This weekend, the Chicago Cubs traded outfielder Marlon Byrd – and a huge pile of cash – to the Boston Red Sox for a player to be named later, who is expected be named at some point in May, and reliever Michael Bowden. The Cubs are expected to add Bowden to the bullpen today, so it’s worth a look at just whom the Cubs are getting.

Bowden, 25, is a big righty (6’3″, 215lb), who’s been pitching out of the bullpen for the last three years. A former top prospect (he was a top 100 prospect from 2007 through 2009), Bowden made it to the bigs at just 21 years old in 2008. He was hit hard in the big leagues in bullpen stints with the Red Sox in 2009 and 2010, before pitching decently in the Majors in limited duty (20 IP) in 2011. Over that same four year stretch, Bowden was excellent at AAA, keeping his ERA right around 3.00, and then finding even more success when he was a full-time reliever last year: 2.73 ERA, 1.158 WHIP, 10.4 K/9, 3.1 BB/9 in 52.2 innings.

So, on a quick look, we’re talking about a young pitcher, a former top prospect, who was coming into his own as a reliever. Why would the Red Sox – who’ve got the worst bullpen in baseball right now – designate him for assignment in the first place?

It’s hard to say. It’s possible that, after years in the system and being up and down with the big club, the Red Sox have seen enough, and believe he’s never going to be a valuable piece of their pen (the advanced stats suggest he’s been luckier than he’s been good). It’s also possible, however, that, on April 15 – when Bowden was DFA’d – the Red Sox didn’t realize how much they were going to need arms like Bowden.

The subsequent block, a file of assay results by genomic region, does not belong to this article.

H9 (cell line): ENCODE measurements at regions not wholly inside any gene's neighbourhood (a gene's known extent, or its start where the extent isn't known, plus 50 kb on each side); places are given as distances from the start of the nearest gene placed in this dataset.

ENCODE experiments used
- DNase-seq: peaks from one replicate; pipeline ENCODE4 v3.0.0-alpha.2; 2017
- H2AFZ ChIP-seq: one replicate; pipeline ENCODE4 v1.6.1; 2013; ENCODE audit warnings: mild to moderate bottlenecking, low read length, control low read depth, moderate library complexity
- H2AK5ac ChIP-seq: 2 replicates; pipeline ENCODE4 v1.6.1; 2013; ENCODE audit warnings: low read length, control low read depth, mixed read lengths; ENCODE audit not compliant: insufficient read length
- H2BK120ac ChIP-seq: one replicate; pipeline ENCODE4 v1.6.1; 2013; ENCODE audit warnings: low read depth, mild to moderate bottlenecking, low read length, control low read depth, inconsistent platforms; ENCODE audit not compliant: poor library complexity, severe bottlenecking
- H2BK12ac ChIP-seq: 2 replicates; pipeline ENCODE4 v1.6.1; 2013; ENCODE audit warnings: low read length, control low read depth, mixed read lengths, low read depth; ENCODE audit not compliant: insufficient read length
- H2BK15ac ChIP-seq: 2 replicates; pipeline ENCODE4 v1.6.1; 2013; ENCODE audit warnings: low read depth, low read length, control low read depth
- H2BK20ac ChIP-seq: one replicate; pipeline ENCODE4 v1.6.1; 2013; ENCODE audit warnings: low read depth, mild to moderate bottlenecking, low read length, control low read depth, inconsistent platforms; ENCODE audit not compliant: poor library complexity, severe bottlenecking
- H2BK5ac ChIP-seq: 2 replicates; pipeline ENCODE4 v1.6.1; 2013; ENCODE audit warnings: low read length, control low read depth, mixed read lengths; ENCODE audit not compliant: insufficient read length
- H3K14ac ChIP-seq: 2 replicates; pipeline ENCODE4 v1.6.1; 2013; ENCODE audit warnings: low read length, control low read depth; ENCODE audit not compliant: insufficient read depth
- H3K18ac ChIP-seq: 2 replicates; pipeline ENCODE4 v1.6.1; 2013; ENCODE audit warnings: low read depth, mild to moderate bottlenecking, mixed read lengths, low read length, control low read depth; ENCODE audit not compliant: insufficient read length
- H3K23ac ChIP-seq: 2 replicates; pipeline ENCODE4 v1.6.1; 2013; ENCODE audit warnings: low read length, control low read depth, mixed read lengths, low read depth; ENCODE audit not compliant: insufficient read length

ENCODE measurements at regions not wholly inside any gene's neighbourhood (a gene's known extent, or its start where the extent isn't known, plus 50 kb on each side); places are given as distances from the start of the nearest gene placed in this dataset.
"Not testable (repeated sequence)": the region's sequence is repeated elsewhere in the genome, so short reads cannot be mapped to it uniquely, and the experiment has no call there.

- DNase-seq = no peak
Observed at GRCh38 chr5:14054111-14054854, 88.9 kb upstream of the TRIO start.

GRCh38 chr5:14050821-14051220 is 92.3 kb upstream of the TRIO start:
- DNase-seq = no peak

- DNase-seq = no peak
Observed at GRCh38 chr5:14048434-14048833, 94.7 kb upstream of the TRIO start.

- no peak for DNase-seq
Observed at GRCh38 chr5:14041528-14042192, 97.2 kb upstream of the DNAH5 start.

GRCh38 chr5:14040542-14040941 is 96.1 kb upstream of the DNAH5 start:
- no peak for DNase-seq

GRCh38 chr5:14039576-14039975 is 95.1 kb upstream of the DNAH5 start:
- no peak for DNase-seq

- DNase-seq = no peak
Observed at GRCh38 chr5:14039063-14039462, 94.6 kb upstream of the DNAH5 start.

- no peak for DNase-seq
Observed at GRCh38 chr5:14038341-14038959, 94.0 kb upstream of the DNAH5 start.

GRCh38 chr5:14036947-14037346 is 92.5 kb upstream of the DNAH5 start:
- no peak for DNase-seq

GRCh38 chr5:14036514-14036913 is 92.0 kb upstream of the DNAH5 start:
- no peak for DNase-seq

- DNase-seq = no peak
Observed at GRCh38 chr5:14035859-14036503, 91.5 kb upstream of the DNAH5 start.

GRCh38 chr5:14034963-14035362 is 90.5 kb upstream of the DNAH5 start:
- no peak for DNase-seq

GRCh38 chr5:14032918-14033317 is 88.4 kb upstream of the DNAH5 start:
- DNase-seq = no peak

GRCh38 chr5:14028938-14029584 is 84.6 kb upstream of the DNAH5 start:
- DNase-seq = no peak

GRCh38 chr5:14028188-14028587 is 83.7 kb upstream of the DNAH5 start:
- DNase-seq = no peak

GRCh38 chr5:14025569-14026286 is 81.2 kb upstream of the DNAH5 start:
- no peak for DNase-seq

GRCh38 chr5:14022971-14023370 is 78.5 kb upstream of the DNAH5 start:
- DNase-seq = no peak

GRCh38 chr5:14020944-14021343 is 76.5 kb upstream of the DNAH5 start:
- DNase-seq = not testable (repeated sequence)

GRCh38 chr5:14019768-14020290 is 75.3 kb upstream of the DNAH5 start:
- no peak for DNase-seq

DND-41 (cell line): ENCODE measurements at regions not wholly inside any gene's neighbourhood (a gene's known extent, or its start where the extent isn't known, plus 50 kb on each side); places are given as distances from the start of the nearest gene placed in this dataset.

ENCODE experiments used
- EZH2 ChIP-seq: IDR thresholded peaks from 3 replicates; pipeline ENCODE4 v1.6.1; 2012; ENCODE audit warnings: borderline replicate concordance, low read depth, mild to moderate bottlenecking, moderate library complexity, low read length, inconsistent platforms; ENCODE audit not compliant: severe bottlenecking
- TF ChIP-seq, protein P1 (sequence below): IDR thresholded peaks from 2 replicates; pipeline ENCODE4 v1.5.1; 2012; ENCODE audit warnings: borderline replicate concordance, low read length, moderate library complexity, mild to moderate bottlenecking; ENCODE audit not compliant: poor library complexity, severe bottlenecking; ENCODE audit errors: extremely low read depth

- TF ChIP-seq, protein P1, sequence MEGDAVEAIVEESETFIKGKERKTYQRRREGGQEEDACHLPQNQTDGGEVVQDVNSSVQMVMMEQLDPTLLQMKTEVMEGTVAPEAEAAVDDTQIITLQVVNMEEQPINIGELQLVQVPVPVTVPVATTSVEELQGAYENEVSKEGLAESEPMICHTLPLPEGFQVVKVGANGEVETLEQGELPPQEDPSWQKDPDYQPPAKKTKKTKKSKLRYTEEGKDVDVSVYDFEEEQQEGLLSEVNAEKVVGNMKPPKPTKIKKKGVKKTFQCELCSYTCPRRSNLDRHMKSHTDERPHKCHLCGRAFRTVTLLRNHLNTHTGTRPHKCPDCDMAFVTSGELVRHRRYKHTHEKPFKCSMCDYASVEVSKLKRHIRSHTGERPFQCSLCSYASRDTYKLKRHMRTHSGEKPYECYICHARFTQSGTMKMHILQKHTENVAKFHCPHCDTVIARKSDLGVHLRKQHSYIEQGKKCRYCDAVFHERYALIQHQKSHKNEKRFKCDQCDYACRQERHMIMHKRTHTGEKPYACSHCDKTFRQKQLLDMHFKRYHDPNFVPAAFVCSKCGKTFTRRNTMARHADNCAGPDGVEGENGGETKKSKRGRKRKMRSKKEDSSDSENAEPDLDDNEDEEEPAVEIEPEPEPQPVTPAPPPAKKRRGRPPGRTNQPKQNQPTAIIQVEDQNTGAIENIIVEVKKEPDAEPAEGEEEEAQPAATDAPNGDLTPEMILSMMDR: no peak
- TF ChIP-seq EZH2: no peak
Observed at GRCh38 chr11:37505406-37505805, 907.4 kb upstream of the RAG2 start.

I think the most likely explanation, though, is a combination of a Red Sox belief that Bowden isn’t going to be great, and discussions with teams like the Cubs in advance of the DFA. In other words, I think the Red Sox knew they were going to have at least one trade partner for Bowden, so the DFA was not a reflection of the Red Sox giving up on Bowden as much as it was a recognition that they were going to have to pick up an outfielder, and knowing that Bowden could make that happen. It’s not a coincidence that Jacoby Ellsbury went down on April 13, and then Bowden was DFA’d two days later. I suspect conversations with the Cubs filled those two intervening days.